In memory of those who died this day during the Great War

  • 1916 282555 George Gordon De Laney, Infantry
    Buried at St Mary Churchyard, Bramshott, Hampshire
  • 1916 724248 John James Fitzgerald, Infantry
    Buried at St Joseph RC Church, Grayshott, Hampshire
  • 1916 135170 Harry Reginald Jackson, Infantry
    Buried at Lawns Wood Cem, Leeds, Yorkshire
  • 1916 136366 Thomas Munro Niven, Engineers
    Buried at Craighton Cemetery, Glasgow, Glasgow
  • 1916 331888 William Rudland Wells, Field Artillery
    Buried at Milford Cem, Witley, Surrey
  • 1917 490290 John Albert Drake, Railway Troops
    Buried at Cemetery, Brighouse, Yorkshire
  • 1917 722087 Henry George Giles, Labour Corps
    Buried at Efford Cemetery, Plymouth, Devon
  • 1917 886428 Harry Hoye Knutson, Infantry
    Buried at Cemetery, Norwich, Norfolk
  • 1919 2499367 Christopher Connery, Forestry Corps
    Buried at St Patrick RC Cem, Leytonstone, Essex
  1. They Shall Not Grow Old Trailer (http://vca.newsreplublic.net/s/MjfdpF)

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    Peter Jackson’s first movie in four years is the World War I documentary They Shall Not Grow Old, and the first trailer is breathtaking. Jackson and his team took 100-year old black and white footage, transforming it into color, highlighting details that have never been seen before. The trailer shows off the difference between the gritty old footage and the work that he and his team put into showing WWI like it has never been shown before, and the comparisons are amazing.

    They Shall Not Grow Old aims to show the human face of WWI by using state of the art technology to restore the original archival footage. Peter Jackson wanted the men who fought in the war to tell their story in a way that has never been seen before, and it appears that he has accomplished that goal. Jackson has had a long fascination with the First World War and he set out to tell the story of the everyday life of the soldiers who fought to show the great sacrifices that were made in a new era of weapons and technology.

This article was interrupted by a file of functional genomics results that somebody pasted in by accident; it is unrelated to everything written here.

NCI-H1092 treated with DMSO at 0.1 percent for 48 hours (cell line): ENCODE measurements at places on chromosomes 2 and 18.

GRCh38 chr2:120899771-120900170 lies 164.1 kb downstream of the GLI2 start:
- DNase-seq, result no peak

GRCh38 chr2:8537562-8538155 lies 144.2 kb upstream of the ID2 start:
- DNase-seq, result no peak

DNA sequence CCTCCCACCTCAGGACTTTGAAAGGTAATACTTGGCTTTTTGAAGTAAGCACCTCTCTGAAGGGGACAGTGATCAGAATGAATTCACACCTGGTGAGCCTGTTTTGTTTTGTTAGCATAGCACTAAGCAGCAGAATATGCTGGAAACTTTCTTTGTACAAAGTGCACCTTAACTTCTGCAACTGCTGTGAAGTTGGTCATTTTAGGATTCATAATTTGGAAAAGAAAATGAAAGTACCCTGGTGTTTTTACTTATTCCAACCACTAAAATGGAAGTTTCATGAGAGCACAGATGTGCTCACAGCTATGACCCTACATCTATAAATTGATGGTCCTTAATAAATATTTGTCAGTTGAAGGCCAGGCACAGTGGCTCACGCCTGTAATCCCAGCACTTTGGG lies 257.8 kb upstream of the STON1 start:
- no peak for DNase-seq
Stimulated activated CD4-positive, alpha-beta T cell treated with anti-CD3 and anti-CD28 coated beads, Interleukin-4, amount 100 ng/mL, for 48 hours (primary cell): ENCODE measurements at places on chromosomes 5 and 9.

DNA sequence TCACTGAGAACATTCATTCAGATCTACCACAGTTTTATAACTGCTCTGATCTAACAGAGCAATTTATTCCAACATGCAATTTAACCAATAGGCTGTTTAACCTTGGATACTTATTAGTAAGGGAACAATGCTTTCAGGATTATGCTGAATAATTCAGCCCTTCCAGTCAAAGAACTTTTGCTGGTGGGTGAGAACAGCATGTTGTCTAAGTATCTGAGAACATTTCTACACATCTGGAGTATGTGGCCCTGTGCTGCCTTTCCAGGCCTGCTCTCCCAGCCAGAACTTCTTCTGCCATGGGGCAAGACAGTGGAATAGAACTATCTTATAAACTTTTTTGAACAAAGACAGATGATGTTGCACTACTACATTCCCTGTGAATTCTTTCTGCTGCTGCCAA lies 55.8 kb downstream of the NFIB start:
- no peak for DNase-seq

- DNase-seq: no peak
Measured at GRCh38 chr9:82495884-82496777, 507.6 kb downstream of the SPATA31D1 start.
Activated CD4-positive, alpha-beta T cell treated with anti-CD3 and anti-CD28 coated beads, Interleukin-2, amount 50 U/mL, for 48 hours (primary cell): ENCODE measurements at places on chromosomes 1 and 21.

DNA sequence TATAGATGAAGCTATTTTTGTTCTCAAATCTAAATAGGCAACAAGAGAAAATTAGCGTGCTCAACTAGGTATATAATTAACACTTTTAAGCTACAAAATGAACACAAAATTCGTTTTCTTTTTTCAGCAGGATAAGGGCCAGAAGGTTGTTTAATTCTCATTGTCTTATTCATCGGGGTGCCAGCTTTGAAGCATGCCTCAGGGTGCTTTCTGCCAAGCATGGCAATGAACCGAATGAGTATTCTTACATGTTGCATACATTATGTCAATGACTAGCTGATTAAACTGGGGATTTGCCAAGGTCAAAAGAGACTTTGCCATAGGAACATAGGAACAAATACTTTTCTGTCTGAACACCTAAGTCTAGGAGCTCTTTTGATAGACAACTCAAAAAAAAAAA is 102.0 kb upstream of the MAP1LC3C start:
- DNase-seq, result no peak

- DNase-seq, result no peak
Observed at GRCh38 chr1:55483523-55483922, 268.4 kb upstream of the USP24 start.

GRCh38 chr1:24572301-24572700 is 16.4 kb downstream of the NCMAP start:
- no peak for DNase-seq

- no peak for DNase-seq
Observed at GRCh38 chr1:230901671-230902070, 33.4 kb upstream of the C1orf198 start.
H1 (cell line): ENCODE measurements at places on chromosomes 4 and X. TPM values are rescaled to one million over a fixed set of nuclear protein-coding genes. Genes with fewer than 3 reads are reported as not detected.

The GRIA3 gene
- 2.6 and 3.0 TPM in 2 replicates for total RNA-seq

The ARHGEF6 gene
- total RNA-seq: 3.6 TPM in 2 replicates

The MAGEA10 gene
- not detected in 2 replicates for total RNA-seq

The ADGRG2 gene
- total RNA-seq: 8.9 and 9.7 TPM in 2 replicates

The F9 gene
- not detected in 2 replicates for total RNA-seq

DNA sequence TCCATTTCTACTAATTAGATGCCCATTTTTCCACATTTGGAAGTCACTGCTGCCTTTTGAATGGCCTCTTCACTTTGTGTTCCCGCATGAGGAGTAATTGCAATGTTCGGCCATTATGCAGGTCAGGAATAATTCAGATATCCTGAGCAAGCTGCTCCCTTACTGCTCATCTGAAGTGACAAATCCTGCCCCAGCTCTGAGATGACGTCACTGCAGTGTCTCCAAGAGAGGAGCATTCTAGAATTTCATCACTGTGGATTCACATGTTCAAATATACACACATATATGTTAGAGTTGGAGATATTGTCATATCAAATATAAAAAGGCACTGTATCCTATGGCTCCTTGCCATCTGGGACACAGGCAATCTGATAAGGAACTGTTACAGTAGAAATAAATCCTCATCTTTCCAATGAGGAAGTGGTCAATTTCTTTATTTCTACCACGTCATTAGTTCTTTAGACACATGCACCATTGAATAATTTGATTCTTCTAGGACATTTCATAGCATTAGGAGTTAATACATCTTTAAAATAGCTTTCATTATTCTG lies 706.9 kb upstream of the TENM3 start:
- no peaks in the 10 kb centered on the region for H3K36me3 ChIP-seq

Peter Jackson spent months immersed in the BBC and Imperial War Museums’ archives, which later turned into narratives and strategies on how to make They Shall Not Grow Old and how to craft the storyline. Jackson used the voices of the men involved and the film shows the grim realities of war on the front line as well as the soldier’s attitudes towards the conflict. The film also goes into how they ate, slept, formed friendships, and even how they spent their time away from the frontlines and trenches.

    Peter Jackson and his team have used cutting edge techniques to make the images in They Shall Not Grow Old from one hundred years ago appear as if they were shot in modern times. Even by just looking at the trailer, it’s evident that they have done something special with the footage, that is unlike anything anybody has ever seen from WWI. The implications for what can be done with newer footage from World War II are even larger, which can’t be too far off at this point in time. However, taking footage that is that old and restoring it, was not an easy task. Jackson had this to say.

    “I wanted to reach through the fog of time and pull these men into the modern world, so they can regain their humanity once more – rather than be seen only as Charlie Chaplin-type figures in the vintage archive film. By using our computing power to erase the technical limitations of 100 year cinema, we can see and hear the Great War as they experienced it.”

    They Shall Not Grow Old investigates the “hopes and fears of the veterans, the humility and humanity that represented a generation changed forever by a global war,” according to Peter Jackson. The film is set to premiere on October 16th in the U.K. with a special Q&A with Jackson and then opens to European theaters. Unfortunately, there are no dates scheduled for a North American premiere as of this writing. Until then, you can watch the trailer for They Shall Not Grow Old below, thanks to the Trafalgar Releasing YouTube channel.

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